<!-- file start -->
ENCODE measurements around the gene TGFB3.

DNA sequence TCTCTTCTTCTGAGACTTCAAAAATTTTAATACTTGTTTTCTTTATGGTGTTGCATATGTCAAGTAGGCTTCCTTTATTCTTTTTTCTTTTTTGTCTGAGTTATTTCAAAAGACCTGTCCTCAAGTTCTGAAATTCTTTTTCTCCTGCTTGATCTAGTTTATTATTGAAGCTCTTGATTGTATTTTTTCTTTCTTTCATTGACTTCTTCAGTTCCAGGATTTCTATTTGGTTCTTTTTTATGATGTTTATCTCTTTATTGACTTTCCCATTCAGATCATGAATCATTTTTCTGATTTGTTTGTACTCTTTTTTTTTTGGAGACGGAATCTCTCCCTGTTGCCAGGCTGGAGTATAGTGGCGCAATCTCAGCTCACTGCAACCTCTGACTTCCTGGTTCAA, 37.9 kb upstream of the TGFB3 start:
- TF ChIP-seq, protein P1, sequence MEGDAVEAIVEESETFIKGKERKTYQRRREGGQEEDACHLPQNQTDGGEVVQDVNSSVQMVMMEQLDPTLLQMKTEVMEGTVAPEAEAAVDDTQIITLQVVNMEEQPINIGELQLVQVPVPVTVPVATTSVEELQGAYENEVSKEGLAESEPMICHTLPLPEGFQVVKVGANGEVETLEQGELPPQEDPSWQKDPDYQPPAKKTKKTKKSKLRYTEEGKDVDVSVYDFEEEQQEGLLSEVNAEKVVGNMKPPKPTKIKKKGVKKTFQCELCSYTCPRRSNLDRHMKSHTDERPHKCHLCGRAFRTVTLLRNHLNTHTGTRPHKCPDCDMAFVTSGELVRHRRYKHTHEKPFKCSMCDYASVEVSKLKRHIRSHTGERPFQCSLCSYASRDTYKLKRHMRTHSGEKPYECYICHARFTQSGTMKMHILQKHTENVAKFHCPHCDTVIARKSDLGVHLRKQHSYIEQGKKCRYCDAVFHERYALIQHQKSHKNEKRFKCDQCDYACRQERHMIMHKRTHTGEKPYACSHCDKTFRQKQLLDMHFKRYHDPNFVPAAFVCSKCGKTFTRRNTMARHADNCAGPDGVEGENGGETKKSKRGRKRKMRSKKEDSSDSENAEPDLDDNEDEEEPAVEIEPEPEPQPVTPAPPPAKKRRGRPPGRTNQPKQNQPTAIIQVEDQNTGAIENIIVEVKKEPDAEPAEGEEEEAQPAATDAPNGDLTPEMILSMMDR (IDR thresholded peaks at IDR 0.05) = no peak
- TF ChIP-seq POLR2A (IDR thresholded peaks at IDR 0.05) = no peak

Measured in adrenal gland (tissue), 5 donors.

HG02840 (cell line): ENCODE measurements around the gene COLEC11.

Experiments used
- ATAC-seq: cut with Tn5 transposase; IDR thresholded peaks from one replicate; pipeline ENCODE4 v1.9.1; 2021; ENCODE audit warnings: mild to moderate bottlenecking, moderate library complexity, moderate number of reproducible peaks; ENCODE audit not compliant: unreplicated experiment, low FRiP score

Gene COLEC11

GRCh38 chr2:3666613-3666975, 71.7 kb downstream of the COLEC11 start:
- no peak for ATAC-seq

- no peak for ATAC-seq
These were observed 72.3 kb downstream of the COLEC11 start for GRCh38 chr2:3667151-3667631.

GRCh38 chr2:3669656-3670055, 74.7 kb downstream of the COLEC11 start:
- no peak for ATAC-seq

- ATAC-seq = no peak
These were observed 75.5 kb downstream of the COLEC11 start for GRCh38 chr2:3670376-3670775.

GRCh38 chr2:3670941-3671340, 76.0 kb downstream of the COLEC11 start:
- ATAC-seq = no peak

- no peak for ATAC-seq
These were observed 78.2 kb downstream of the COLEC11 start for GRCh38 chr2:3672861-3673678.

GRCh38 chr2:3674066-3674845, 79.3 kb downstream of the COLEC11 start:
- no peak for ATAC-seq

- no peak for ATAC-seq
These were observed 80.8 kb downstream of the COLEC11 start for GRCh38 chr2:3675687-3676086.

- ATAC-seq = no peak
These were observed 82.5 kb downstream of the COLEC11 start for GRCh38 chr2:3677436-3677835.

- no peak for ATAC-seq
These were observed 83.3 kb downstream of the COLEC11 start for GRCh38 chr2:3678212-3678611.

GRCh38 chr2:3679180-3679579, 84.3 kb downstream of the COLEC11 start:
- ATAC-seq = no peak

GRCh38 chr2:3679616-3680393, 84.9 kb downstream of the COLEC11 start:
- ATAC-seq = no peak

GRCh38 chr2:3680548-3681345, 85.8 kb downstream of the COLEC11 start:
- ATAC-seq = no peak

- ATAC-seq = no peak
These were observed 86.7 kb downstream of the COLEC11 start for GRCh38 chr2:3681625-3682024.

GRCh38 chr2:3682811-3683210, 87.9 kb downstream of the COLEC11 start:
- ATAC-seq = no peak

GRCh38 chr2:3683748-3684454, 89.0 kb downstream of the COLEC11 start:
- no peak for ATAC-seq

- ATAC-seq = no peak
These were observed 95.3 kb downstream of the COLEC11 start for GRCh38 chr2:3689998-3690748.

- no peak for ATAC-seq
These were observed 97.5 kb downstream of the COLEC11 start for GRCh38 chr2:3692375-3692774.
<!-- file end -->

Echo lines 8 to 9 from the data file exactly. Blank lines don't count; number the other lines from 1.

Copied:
- ATAC-seq: cut with Tn5 transposase; IDR thresholded peaks from one replicate; pipeline ENCODE4 v1.9.1; 2021; ENCODE audit warnings: mild to moderate bottlenecking, moderate library complexity, moderate number of reproducible peaks; ENCODE audit not compliant: unreplicated experiment, low FRiP score

Gene COLEC11